Guide to using ingredients: Water

Water took the number 2 place on your top ingredients poll. Interesting since water can be both good and bad.

Why is water good?

1. Water is a fundamental part of hair - different books tell you different things but if we stick to Chemical and Physical Behaviour of Hair by Robbins, this is between 6 and13% depending on the humidity.
2. Water is thought to contribute to the flexibility and strength of hair.
3. Moisture in hair reduces static, meaning a frizz-free life!

How to use water?

I have not found any paper that recommends applying water to hair but studies of heat treated hair do show that hair needs to be re-wetted in order to get back its internal moisture level. I therefore suggest that perhaps using water on hair that feels dry is good.

How not to use water

1. Hair especially weakened hair is more likely to break when wet combed - handle it gently (Journal of Investigative Dermatology Symposium Proceedings, pg 2–5, 2007)
2. Wet combing is just as damaging as dry combing, the difference arises only in how the hair is combed. Conditioner combing works because of the thickness of the conditioner and partly because of the conditioning agents. It is not about the water. (Journal of Investigative Dermatology Symposium Proceedings, pg 2–5, 2007 and International Journal of Cosmetic Science, pg 76, 2008)
3. Hygral fatigue (keep reading!) is thought to be damaging to hair. It arises from wetting hair, letting it dry and repeating the cycle several times. It is suggested that hair expands and contracts several times during this process and could weaken hair.
4. Chlorine in water can damage the protein in hair leading to weakened hair.

The one thing that does fascinate me is deep conditioning. Usually this is said to allow penetration. Penetration of what I wonder? My scientific mind says to me that water is the only ingredient that would probably be good. Therefore I'm putting up a new poll and if you do deep condition, do tell me, why do you and what are your results?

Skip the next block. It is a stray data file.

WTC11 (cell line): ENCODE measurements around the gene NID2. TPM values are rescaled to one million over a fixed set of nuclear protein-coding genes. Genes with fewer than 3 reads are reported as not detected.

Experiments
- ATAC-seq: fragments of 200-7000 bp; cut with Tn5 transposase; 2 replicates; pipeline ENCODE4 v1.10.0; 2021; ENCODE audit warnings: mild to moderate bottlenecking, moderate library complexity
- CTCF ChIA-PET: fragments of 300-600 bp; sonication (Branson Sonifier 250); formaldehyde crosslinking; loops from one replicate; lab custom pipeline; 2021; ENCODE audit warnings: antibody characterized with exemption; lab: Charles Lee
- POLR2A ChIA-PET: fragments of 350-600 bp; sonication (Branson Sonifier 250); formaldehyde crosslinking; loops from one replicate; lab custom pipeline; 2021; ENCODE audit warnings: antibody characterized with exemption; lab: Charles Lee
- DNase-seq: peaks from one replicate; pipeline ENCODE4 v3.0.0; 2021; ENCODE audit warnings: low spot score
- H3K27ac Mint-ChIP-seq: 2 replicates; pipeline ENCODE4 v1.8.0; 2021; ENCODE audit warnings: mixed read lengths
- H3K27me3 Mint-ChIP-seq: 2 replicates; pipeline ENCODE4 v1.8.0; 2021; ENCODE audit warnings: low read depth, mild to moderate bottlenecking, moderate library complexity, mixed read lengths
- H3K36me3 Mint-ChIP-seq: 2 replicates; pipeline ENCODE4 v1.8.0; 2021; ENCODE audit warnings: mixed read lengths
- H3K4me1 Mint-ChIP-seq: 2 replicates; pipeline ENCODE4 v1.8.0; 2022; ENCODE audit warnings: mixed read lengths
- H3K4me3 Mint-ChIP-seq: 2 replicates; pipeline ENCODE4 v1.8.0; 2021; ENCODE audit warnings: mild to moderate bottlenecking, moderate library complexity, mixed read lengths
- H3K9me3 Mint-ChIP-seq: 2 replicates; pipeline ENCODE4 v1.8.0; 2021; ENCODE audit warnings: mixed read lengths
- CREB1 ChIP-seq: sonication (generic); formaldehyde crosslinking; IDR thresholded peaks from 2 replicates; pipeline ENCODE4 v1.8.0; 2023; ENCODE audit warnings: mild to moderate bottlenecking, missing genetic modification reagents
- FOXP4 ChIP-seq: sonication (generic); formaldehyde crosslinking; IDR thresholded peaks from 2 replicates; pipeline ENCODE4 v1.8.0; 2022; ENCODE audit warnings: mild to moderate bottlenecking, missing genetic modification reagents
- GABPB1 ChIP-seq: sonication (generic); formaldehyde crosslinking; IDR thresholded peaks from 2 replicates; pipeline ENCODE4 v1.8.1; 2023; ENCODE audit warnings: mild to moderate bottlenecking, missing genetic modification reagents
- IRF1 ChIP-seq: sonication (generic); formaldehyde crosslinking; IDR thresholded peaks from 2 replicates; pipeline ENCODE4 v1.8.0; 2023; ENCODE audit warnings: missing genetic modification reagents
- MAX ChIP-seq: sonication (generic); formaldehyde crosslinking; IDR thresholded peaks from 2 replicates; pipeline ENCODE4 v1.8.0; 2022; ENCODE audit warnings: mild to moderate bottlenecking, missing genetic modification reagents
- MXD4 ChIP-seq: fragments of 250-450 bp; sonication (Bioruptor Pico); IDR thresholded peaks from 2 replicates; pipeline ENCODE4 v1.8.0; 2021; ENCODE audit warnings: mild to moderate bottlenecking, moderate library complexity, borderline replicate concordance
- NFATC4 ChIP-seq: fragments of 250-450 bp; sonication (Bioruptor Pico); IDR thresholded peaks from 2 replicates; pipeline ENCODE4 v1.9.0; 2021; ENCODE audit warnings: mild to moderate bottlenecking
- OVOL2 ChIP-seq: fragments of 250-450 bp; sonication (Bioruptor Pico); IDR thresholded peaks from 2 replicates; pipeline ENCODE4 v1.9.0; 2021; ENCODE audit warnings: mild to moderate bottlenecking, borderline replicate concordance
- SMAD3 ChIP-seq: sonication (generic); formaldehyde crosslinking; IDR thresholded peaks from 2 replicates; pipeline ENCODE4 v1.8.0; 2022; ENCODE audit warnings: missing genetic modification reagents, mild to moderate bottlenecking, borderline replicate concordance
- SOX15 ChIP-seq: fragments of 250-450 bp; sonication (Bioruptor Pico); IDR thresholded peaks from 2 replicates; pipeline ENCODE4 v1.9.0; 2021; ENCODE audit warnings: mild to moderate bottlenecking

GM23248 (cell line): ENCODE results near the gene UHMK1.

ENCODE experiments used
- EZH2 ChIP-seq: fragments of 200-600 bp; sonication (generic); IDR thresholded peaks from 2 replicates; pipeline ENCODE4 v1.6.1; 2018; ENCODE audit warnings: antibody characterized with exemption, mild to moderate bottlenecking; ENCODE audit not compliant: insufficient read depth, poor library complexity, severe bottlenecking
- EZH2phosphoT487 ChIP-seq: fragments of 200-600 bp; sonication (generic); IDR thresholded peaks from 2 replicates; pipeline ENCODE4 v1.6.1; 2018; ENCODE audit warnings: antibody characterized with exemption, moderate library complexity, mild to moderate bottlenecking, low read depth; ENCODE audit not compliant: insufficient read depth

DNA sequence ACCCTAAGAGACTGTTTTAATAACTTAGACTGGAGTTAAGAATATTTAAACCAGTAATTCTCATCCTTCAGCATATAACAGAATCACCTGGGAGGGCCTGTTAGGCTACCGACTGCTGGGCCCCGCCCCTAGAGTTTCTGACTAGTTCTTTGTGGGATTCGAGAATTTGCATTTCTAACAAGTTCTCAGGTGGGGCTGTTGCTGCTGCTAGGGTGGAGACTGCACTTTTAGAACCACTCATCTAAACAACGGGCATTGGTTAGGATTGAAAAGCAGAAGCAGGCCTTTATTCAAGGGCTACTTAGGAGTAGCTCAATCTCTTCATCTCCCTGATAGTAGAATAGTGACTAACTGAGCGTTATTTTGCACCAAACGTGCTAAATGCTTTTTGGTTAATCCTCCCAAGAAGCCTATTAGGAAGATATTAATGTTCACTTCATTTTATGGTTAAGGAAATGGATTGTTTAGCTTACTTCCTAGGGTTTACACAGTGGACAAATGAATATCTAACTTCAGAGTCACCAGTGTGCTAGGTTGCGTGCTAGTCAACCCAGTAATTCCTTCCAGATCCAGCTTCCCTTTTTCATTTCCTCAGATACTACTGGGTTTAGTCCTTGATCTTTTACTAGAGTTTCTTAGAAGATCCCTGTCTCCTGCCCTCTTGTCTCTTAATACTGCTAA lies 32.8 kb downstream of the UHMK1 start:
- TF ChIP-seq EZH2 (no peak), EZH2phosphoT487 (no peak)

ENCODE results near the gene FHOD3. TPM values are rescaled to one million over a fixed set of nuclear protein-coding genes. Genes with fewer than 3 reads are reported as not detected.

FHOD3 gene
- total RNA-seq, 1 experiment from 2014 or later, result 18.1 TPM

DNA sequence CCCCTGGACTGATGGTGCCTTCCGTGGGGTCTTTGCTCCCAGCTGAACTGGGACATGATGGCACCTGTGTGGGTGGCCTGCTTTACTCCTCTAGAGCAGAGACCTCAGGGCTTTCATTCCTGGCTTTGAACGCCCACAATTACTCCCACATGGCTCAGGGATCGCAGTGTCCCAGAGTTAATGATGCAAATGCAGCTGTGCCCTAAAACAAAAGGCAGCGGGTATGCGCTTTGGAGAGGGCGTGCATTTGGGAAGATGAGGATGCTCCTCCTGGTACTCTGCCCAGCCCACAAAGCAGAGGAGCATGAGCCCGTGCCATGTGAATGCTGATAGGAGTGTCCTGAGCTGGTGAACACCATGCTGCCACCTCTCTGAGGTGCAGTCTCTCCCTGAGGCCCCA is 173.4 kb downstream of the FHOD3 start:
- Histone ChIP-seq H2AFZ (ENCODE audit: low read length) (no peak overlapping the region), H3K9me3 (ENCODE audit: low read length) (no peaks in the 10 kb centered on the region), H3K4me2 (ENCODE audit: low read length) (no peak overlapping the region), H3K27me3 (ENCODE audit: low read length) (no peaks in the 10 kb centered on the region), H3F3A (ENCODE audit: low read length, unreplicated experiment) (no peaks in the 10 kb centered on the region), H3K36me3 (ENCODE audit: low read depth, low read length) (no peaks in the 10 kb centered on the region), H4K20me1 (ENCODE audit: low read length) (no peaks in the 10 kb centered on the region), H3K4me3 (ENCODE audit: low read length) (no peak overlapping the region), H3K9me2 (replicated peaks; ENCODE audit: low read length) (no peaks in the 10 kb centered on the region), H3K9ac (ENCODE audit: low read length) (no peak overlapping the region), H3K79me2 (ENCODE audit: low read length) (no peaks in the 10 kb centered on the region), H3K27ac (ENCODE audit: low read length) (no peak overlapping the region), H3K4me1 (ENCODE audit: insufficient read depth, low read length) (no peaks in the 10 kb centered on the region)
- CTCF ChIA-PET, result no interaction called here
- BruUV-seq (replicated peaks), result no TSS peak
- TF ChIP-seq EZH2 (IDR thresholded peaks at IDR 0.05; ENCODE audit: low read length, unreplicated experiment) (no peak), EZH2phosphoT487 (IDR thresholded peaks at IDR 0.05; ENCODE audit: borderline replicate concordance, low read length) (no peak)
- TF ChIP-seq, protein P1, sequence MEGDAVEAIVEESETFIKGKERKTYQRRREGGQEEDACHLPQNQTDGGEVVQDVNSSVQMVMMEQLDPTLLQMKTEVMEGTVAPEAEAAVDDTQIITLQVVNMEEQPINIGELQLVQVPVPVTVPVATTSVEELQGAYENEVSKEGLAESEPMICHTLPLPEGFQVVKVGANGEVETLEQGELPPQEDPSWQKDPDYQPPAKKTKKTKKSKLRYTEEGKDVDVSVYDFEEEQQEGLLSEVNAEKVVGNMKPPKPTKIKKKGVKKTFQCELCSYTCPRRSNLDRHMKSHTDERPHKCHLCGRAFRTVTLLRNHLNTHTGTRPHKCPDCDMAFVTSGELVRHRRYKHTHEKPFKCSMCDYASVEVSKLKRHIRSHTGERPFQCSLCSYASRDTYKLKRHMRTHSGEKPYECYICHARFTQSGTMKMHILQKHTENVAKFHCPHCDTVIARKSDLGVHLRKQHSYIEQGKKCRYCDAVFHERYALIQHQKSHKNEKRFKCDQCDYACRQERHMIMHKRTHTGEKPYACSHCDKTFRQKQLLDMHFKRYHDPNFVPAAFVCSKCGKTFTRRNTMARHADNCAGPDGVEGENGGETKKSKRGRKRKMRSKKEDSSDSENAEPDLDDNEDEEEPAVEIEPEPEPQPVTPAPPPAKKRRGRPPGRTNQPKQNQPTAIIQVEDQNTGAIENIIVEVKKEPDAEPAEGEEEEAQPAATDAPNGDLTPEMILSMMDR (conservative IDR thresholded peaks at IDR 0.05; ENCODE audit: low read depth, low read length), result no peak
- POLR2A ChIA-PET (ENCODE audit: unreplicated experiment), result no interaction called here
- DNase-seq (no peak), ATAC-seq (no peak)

1. I have a question about hygral fatigue. You may not know this, but what's the threshold for textured hair? Does washing/wetting more than once a week lead to hygral fatigue? More than 2x a week? What are your thoughts?

  2. MJ - I haven't seen any work towards answering this question. Therefore I cannot say accurately. Most papers I have read show washing 1-3 times a week is considered normal. Some even report daily washing (but not for African hair usually).

    That will probably be another question for a poll!

  3. So.... do we have to moiturize with a waterbased product daily or not? Also, do i understand that using a water based product do not cause hydral fatigue? I'm a little confused but i thing i have always been with the water topic. For exemple, they say that we lose water from the hair during the winter time but i also notice that my cloth take longer to dry when it is cold so i'm not retaining more water in the hair then?

  4. i leave conditioner on for about 5 minutes for a regular wash, but then I recently started following the suggestion on the back of Aubrey Organics conditioners, which is to apply their conditioner to dry hair for fifteen minutes for a deep condition. I've done this once with their conditioner and once with Herbal Essences Hello Hydration, and my hair felt considerably softer afterwards than it did after my usual 5 minute condition. What do you make of that? Does it make sense?

  5. @Kadiane, hair expands when it is wetted, this disturbs the cuticle. We have to accept this as a consequence of wanting clean hair. Tests for hygral fatigue would involve wetting the hair in water then allowing it to dry. Hair is fully saturated by water in about 15minutes. I think with conditioner or other water based product it would take longer because they have less water (50-60% water). Plus you have to account for the fact that the product will also evaporate off the hair.

    @Mellowyel - Interesting observation which makes me ask many questions. Did you just apply conditioner to dry hair and then rinse off (no pretreatment or shampoo?)? How long did the softness last, was it longer than usual?